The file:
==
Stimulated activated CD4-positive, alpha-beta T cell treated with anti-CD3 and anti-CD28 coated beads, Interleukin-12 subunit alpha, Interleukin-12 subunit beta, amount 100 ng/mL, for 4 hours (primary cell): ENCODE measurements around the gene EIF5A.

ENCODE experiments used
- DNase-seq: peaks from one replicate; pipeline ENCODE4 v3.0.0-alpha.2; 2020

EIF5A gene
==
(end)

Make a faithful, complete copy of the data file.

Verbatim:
Stimulated activated CD4-positive, alpha-beta T cell treated with anti-CD3 and anti-CD28 coated beads, Interleukin-12 subunit alpha, Interleukin-12 subunit beta, amount 100 ng/mL, for 4 hours (primary cell): ENCODE measurements around the gene EIF5A.

ENCODE experiments used
- DNase-seq: peaks from one replicate; pipeline ENCODE4 v3.0.0-alpha.2; 2020

EIF5A gene